The lawsuit targets the Parliament’s most senior civil servant, Secretary-General Klaus Welle, the head of the European Anti-Fraud Office (known as OLAF) Giovanni Kessler, and OLAF’s acting director of investigations, Beatriz Sanz Redrado.
Le Pen alleges that the investigation into misuse of funds was politically motivated — something the Parliament denies.
Paying close attention to Paris
Commission President Jean-Claude Juncker is following the French campaign closely, officials say. So far, he has conducted one-on-one meetings with three of the presidential candidates at their behest — the centrist Macron, the conservative François Fillon and the socialist Benoît Hamon — and his aides are keenly watching the French polls and projections for voter turnout, a factor that could prove crucial. Polls predict around 65 percent turnout; the lowest in recent history was in 2002 at 71 percent in the first round. Le Pen hasn’t asked for a meeting with Juncker, an aide to the Commission president said.
For now, Juncker has stayed out of the fray, save for the occasional bullish quote. “The European Union will survive Marine Le Pen because she won’t become president,” he told Bild am Sonntag earlier this month.
Earlier this year, it looked as if Fillon, the candidate for the conservative Les Républicains, had the contest all sewn up. But his lead crumbled under the weight of a scandal involving his alleged use of public funds to pay his wife and children generous salaries for fictitious jobs as well as receiving seemingly questionable gifts from a lawyer.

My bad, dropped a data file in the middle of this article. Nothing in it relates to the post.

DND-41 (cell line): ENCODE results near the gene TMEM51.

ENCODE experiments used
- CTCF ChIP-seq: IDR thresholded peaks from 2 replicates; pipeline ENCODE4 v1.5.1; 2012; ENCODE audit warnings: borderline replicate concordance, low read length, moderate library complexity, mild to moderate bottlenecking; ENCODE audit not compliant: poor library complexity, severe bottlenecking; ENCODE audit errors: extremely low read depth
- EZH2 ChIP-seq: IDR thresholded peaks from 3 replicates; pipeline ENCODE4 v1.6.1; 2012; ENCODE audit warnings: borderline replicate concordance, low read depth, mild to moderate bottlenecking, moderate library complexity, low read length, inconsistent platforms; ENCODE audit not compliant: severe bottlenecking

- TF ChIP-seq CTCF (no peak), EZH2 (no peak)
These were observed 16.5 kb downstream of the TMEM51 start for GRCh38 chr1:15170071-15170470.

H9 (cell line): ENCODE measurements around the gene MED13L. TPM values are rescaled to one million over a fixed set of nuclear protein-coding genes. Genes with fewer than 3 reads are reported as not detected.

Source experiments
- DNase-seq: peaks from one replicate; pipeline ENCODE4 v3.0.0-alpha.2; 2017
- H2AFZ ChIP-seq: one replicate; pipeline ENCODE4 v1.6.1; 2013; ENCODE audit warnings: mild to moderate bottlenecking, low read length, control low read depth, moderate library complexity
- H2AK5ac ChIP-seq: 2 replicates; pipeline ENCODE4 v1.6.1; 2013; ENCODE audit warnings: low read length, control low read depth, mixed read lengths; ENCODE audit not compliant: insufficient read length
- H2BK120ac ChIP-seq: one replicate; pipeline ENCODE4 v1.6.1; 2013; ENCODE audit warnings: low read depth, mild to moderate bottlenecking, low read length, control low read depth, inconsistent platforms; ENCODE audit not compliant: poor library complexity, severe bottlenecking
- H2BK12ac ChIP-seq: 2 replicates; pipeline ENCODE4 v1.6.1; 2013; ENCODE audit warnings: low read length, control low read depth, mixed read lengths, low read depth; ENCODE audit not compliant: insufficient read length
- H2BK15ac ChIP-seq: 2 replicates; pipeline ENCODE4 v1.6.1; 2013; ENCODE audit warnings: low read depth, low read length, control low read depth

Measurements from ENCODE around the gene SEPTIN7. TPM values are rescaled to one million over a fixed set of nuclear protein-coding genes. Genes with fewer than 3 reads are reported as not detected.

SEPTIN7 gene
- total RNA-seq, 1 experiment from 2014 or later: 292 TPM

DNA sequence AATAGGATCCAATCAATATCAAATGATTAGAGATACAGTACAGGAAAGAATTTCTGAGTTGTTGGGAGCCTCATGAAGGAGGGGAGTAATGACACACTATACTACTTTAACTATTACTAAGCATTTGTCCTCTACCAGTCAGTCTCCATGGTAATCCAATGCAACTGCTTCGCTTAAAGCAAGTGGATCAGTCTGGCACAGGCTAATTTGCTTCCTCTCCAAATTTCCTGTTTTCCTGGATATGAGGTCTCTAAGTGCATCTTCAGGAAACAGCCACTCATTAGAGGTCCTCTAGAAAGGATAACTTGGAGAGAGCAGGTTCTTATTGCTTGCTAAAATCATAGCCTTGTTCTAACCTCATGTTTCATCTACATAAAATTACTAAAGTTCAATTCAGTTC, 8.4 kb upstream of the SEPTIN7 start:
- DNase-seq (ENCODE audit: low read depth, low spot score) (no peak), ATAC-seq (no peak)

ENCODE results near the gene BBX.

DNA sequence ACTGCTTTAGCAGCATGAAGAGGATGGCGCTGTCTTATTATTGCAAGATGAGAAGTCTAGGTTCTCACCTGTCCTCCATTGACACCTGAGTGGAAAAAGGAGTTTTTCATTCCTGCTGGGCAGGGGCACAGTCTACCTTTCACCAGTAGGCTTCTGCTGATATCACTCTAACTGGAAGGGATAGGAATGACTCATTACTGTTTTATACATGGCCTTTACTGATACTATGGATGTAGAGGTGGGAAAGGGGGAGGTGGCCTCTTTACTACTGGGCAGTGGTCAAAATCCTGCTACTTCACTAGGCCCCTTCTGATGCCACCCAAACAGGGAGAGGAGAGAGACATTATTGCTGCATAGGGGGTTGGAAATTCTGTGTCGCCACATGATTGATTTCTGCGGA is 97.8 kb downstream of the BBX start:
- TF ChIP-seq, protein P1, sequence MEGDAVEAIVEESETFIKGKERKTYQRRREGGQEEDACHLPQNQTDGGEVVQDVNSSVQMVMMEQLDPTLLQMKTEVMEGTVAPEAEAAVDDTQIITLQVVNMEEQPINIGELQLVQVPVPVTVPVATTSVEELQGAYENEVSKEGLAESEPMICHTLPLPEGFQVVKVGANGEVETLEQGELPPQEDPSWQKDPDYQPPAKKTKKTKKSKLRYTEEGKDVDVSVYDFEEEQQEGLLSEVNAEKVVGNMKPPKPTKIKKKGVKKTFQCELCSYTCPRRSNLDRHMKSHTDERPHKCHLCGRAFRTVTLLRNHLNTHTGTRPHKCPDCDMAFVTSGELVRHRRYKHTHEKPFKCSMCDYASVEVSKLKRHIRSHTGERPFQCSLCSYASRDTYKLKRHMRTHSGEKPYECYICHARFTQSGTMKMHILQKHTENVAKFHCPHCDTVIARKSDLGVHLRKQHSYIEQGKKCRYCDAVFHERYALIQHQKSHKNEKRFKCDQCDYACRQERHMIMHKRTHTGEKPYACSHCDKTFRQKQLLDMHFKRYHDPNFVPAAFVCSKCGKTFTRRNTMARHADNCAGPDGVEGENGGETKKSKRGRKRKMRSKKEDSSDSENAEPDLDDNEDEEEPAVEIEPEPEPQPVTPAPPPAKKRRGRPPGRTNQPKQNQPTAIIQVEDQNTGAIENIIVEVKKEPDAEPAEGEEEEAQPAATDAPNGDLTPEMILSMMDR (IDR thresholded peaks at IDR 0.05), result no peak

Fillon’s backers in Brussels “are now looking at their shoes when talk turns to the election,” said a political aide from a Nordic country, adding it would be “unthinkable” in most EU countries for a candidate to stay in a presidential race under such circumstances.
The centrist and resolutely pro-EU Macron appears to have taken Fillon’s spot. Most polls put him roughly neck-and-neck with Le Pen in the first round but beating her comfortably in the second — to the expressed relief of officials in Brussels.
“The Commission would vote Macron without any doubt,” said a Commission top official.
But if disgruntled Fillon voters opt to stay at home rather than switch to Macron, or if Le Pen mobilizes otherwise apathetic voters, that could open the door for a National Front victory.
One top diplomat likened the vote to Brexit and last year’s U.S. election. The voters who decided the outcome then, he said, were “those who don’t give a damn anymore about politics.”
Several top EU officials confirmed there is no official “task force” to provide an EU response to a potential populist victory in France — not officially, in any case.
One diplomat joked that, if it exists, it is locked away in Brussels and Berlin.
“If there is a contingency plan, neither you nor myself would be able to get it,” the diplomat said.